And sell it does. Five years after making the jump into the world of retail, American Apparel’s logo-free T-shirts, dresses, jerseys and underwear can be found from New York to Tokyo. The company has plans to open another 45 stores this year, with the ultimate goal of blanketing the planet with more than 800 American Apparel outlets. At times Charney has even mused about getting into book publishing, automobile design and anything else that involves divining the sensibilities of young, urban consumers. In short, the company’s flamboyant CEO has become a strut-
With racy ads and retro styles, American Apparel became the anti-Gap
ting contradiction—rebellious entrepreneur or egocentric misogynist? Arbiter of a generation’s cultural tastes, or spastic weirdo poised to derail the empire he created?
Whatever the case, Charney’s financial backers were willing to gamble that his grasp
of fashion trends and marketing savvy outweighed the risks from his outlandish behaviour. But with the stock price plunging, and shareholders growing restless, some think Charney should have kept American Apparel private. “Some people are cut out to run public companies, some people, private companies,” says Howard Davidowitz, chairman of Davidowitz & Associates, a New York investment banking firm that specializes in the retail sector. “Going public is the thing that put him in the s-thouse. When you’re under a microscope, you can’t act crazy. The minute [the company signalled it would go public] I said, that’s the end.”
Charney isn’t the first entrepreneur to struggle once put under the investor spotlight. It takes drive and an oversized ego to bring a thriving business to life. Private businesses need to worry about only one thing: how their products are received in the market. Listing your shares on the stock market opens up a host of new concerns: quarterly financial reports to the public, conference calls with analysts, meetings with fund managers and the scrutiny of regulators. You don’t just have to do well financially, you have to project stability and transparency. Yet Charney made it clear years ago that if American Apparel ever listed its shares, investors should be prepared to put up, and shut up. “I want to do it on my own terms,” he told PBS’s Charlie Rose in 2006, when asked if an IPO was a possibility. Charney assured Rose his company would meet all regulatory requirements, but he had a clear warning for his future shareholders. “I don’t want to be told what to do... If we go public it will be on the right conditions.” Perhaps to drive home the point, the front yard of Charney’s mansion includes a giant concrete fist, middle finger pointed to the sky. But Charney’s decision to go public may have been more a matter of necessity than choice. According to the Wall Street Journal, American Apparel’s lenders had begun to push the company to find additional financing. At least two attempts were made to borrow funds privately, but those went nowhere. At the same time the company is under intense pressure to expand its retail business, say experts. Big garment manufacturers such as Fruit of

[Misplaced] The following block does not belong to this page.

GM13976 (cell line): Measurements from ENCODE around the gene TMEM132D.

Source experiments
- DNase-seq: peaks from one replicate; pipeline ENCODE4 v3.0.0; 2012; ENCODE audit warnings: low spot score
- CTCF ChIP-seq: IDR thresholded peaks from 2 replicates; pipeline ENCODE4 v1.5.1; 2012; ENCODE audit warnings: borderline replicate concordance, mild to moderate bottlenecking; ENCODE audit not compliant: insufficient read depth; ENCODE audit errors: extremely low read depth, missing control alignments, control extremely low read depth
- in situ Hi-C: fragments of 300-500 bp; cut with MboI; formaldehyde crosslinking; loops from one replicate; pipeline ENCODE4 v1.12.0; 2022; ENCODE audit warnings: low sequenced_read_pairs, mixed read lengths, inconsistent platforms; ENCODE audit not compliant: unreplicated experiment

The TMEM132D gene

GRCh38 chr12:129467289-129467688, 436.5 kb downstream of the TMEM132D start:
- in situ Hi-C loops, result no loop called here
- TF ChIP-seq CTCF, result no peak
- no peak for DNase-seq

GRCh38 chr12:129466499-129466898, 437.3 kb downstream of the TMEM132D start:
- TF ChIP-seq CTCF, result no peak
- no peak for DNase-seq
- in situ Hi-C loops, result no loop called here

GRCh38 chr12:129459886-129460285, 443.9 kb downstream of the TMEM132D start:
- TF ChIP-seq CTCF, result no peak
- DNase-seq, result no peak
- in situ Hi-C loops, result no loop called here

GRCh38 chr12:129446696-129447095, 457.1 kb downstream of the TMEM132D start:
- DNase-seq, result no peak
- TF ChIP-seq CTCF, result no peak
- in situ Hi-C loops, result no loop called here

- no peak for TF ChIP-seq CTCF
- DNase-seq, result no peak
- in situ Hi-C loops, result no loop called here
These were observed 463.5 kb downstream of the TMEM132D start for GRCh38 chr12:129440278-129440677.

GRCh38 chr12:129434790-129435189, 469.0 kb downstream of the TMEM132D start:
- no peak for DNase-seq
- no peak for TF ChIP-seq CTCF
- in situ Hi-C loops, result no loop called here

the Loom and Montreal-based Gildan Activewear have begun to churn out fashionable Tshirts for the imprint market. And with their low-cost sewing factories in Mexico and the Caribbean, where workers toil for a fraction of what American Apparel pays its staff, competition is fierce. “Wholesale is the backbone that built American Apparel’s business,” says a venture capitalist familiar with the apparel industry. “The question is can they get the new [retail] ship built before the old [wholesale] ship sinks?”